‘Alien’ (1979): The 3 Best Things About Ridley Scott’s Epic

On June 22, 1979, American audiences were greeted with one of horror’s greatest sci-fi epics: Ridley Scott’s Alien. Let’s look at 3 things that make it great!

But first, let’s start with this very stylish and freaky trailer:

Note that these items aren’t listed in a particular order of importance.

1. The Doomed Crew

The Alien Crew
Sigourney Weaver, Ian Holm, John Hurt, Tom Skerritt, Veronica Cartwright, Yaphet Kotto, Harry Dean Stanton

While it’s considered a stylistic masterpiece (and deservedly so) with uniquely designed alien concepts, Alien also has the distinction of featuring a realistic space crew. During the initial scenes of Alien, the crew comes off looking like regular, blue collar people doing grunt work. They just happen to have technical training. For example, Parker (Yaphet Kotto) seems to be most interested in getting paid. The crew is generally calm, approaching things in a matter-of-fact style. This adds a plausible dimension to an otherwise otherworldly film, and adds tension when we see them start to panic. Had they been a bundle of nervous energy from the start, there would be less character transformation.

Dallas (Tom Skerritt) is an everyman character, but it’s also true that every man can die. Lambert (Veronica Cartwright) is the most emotional of the crew and is said to represent the audience’s fears. Kane (John Hurt) is known most notably as the host to the alien, starring in a hugely memorable body horror moment. Then, of course, you have Ash (Ian Holm), who is the most sci-fi character of the whole crew. When he clashes with Ripley (Sigourney Weaver), we learn that there was tension on board the Nostromo spacecraft all along. Yes, treachery was afoot even before they harbored a hostile alien being!

2. The Alien as Art

Bolaji Badejo as the Alien
© 1979 20th Century Fox

When we are introduced to the alien’s life cycle and learn the basics of its behavior, we have every chance to be fascinated. Not only does the alien ?— called a xenomorph (Bolaji Badejo) ?— come across as frightening, but there’s actually a sleek, luxurious, possibly even “sexy” element to its design. This is courtesy of the initial concepts of H. R. Giger, a Swiss surrealist artist known for his bio-mechanical pieces. While the xenomorph is one of his most famous concepts, he was inadvertently influential in other ways: His artwork for the Dead Kennedy’s album, Frankenchrist, ostensibly brought the band to trial for obscenity! The case was ultimately dismissed, but it made Giger (and the band) a part of obscenity trial history.

Why was the art deemed offensive? Giger almost always has some sexual component to his designs, which tends to be unsettling to Joe and Jane Sixpack. However, oddly enough, the Alien franchise managed to skirt such controversies, despite a murderous alien being technically more troubling than some sexual album artwork. In fact, if you look at the xenomorph’s head, you can see it looks similar to a… well, you know what.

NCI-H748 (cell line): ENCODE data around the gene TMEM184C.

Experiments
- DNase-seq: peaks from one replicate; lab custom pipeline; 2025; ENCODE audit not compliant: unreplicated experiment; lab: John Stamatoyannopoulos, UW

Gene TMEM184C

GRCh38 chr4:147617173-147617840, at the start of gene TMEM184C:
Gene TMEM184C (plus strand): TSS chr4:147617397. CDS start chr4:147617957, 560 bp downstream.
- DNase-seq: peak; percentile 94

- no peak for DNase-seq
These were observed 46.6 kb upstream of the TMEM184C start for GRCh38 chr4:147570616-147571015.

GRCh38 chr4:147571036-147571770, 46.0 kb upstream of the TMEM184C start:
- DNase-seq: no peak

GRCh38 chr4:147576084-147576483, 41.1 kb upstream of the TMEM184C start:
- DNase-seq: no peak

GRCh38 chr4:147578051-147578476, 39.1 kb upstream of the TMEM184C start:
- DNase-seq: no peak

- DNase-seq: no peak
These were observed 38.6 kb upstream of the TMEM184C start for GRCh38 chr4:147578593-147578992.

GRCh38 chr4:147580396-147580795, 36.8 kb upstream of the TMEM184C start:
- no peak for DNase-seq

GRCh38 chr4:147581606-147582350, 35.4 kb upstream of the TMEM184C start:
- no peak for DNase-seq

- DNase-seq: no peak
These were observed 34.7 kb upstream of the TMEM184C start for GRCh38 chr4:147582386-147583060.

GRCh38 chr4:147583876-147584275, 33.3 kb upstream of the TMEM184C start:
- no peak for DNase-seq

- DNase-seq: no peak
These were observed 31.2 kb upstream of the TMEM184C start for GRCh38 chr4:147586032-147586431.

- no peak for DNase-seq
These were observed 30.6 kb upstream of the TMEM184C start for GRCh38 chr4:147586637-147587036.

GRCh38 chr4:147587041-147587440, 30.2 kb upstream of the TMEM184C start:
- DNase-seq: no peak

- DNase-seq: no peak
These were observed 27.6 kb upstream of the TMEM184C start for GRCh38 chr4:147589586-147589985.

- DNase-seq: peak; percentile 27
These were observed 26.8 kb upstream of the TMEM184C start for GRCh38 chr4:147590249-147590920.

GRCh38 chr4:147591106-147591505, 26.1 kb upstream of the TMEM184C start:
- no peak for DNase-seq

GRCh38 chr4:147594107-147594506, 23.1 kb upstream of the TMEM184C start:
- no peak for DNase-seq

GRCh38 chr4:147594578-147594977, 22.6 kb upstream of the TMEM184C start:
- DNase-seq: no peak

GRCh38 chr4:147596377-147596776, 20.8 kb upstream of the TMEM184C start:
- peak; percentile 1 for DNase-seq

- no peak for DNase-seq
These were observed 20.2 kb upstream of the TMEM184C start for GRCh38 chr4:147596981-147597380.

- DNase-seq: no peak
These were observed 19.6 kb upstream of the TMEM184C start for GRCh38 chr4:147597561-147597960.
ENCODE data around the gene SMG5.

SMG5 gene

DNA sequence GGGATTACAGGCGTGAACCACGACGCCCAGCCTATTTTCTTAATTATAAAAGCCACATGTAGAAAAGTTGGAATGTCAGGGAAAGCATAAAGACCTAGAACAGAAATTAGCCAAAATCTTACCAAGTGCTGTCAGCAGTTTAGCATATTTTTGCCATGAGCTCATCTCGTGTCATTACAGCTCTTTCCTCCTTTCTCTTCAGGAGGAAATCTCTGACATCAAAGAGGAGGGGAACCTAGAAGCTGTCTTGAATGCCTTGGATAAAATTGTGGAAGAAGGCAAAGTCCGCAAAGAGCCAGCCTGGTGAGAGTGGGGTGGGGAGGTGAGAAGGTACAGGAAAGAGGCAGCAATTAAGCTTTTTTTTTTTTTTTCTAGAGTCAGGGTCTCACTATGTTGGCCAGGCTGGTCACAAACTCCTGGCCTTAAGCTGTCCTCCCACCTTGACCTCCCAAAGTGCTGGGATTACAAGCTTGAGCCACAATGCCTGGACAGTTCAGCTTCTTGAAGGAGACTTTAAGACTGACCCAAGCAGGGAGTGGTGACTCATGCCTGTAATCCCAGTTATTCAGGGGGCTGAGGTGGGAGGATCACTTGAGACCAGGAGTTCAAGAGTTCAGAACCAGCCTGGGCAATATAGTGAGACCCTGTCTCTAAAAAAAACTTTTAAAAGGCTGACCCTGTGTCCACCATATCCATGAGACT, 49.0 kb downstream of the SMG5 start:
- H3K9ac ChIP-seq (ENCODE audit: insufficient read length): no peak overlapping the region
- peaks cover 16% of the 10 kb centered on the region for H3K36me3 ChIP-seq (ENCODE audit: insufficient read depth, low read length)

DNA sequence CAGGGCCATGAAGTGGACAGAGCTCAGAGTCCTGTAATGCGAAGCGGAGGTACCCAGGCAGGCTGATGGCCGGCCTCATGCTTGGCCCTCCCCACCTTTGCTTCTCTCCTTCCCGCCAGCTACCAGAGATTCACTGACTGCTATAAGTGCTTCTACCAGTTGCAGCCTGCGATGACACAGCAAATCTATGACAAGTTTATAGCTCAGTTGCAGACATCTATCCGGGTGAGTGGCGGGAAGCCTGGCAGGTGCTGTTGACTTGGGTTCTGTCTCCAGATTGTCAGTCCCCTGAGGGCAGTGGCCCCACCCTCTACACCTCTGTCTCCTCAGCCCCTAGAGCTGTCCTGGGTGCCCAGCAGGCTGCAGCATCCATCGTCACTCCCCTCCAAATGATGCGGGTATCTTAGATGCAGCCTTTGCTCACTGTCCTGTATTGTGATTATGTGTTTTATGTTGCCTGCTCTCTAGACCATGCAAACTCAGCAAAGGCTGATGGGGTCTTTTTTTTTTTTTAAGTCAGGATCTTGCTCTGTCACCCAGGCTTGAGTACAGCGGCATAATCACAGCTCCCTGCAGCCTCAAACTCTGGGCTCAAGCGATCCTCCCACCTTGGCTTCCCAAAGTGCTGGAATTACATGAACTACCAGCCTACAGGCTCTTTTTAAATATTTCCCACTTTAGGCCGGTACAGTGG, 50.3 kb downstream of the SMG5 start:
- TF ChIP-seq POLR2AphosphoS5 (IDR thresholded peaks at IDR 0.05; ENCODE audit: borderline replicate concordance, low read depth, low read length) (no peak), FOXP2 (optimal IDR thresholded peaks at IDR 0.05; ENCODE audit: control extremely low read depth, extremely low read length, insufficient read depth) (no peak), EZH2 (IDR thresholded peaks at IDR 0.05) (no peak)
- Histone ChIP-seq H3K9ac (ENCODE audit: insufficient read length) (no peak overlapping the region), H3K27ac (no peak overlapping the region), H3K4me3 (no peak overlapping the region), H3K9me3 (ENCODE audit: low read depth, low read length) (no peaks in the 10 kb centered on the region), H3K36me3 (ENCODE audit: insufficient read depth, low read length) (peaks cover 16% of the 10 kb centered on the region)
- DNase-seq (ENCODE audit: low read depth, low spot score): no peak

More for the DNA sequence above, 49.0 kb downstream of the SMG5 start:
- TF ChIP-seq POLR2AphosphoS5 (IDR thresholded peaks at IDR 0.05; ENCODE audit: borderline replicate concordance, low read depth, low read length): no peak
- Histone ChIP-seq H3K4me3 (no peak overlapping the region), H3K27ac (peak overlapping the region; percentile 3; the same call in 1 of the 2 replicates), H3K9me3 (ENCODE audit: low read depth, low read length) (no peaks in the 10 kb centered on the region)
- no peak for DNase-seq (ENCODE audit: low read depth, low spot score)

Giger was also involved in designing the infamous facehugger and chestburster creatures. The end result is a bizarre organism with a truly complex and fascinating life cycle! There’s also a sense that all life is invasive. Despite the xenomorph’s strange appearance, it has an organic nature that captivates the crew as well as us viewers. No matter how we try to understand this creature, it easily mystifies us. Again, this ties into the basic nature of Giger’s art, a blend of the organic and obscene with the inorganic and mechanical. Of course, when you’re seeing an alien burst from somebody’s body, you’re probably not contemplating all of this. Chances are you’re grabbing that next fistful of popcorn!

3. Ripley!

Sigourney Weaver as Ripley, © 1979 20th Century Fox

What would Alien be without Ripley? Not only did Sigourney Weaver help create an icon, but she essentially launched her career from this role. While one could bring up how strong Ripley’s character is, that’s almost missing the point. Her character is actually very vulnerable, and even she know it. In fact, everyone on board the Nostromo seems doomed to die, either by the xenomorph’s hand or by the uncaring corporation they work for. Yes, implied in Alien is that, when push comes to shove, all of these main characters are expendable, regardless of what we think of them. It’s the little bit of social commentary in Alien, and strongly hinted at in Ridley Scott’s Blade Runner as well.

Ripley is only strong in the sense that she has determination, knowledge and a decent amount of luck. It really isn’t until Aliens that Ripley becomes a kick-butt action star. In this film, she’s merely resourceful. Nevertheless, Ripley has deservedly become a sci-fi horror icon, and is relatable precisely because she isn’t unthinking, unfeeling and unflinching. Weaver would play Ripley in a number of followups, with Aliens being one of the most memorable. However, her original portrayal can stand on its own as well.

So, there you have it! Three of the best things about Alien. What are your thoughts? Scream at us in the comments (though they say no one can hear you scream in space)!

About wadewainio

Wade is a wannabe artist and musician (operating under the moniker Grandpa Helicopter), and an occasional radio DJ for WMTU 91.9 FM Houghton. He is an occasional writer for Undead Walking, and also makes up various blogs of his own. He even has a few books in the works. Then again, doesn't everyone?

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